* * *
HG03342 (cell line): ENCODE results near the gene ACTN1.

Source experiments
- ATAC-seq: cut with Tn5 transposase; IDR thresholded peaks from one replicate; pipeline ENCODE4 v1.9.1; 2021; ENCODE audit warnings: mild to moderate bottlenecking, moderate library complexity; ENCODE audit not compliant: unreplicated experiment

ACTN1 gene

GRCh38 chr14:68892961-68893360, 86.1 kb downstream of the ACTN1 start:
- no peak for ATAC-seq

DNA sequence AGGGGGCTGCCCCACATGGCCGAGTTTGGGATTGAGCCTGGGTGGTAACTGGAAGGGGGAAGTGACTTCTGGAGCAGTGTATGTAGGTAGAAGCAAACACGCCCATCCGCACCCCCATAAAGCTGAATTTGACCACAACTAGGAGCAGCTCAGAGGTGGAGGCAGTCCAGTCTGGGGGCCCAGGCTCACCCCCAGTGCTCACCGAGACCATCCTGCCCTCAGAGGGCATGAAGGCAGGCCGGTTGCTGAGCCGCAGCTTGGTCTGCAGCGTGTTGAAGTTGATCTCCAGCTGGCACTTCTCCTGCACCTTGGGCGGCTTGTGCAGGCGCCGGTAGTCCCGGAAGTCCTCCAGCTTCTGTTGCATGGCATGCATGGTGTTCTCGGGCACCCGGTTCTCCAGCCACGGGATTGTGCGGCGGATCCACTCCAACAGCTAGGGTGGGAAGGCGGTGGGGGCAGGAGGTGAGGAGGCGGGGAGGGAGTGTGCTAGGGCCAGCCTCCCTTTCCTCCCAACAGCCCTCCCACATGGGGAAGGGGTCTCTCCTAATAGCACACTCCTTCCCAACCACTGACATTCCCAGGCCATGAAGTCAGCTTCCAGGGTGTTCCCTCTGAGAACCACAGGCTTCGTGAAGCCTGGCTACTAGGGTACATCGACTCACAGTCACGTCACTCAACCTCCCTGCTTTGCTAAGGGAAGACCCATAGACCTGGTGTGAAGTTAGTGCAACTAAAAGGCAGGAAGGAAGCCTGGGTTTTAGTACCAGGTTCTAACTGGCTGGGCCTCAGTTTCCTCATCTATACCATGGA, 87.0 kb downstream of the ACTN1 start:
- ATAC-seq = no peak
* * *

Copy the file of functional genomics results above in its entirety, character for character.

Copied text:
HG03342 (cell line): ENCODE results near the gene ACTN1.

Source experiments
- ATAC-seq: cut with Tn5 transposase; IDR thresholded peaks from one replicate; pipeline ENCODE4 v1.9.1; 2021; ENCODE audit warnings: mild to moderate bottlenecking, moderate library complexity; ENCODE audit not compliant: unreplicated experiment

ACTN1 gene

GRCh38 chr14:68892961-68893360, 86.1 kb downstream of the ACTN1 start:
- no peak for ATAC-seq

DNA sequence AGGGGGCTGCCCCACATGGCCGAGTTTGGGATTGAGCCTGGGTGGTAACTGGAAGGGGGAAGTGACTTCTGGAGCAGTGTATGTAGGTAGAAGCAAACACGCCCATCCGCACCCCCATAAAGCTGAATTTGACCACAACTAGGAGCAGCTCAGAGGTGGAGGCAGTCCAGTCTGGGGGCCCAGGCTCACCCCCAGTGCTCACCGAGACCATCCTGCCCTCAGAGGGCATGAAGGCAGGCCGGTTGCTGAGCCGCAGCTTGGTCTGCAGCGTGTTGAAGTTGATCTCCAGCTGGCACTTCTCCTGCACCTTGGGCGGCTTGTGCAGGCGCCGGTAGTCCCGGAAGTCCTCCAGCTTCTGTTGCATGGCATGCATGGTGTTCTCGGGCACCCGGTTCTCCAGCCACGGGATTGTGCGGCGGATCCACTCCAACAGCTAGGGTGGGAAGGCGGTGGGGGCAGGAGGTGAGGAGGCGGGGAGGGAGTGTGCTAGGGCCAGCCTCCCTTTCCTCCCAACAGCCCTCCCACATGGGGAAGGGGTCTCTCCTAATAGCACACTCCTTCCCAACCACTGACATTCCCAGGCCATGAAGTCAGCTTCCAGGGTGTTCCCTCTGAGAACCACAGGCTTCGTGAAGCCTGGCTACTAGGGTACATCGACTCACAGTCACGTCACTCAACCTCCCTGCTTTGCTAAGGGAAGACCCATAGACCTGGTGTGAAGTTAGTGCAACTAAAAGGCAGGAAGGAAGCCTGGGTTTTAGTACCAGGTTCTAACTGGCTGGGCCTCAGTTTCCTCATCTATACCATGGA, 87.0 kb downstream of the ACTN1 start:
- ATAC-seq = no peak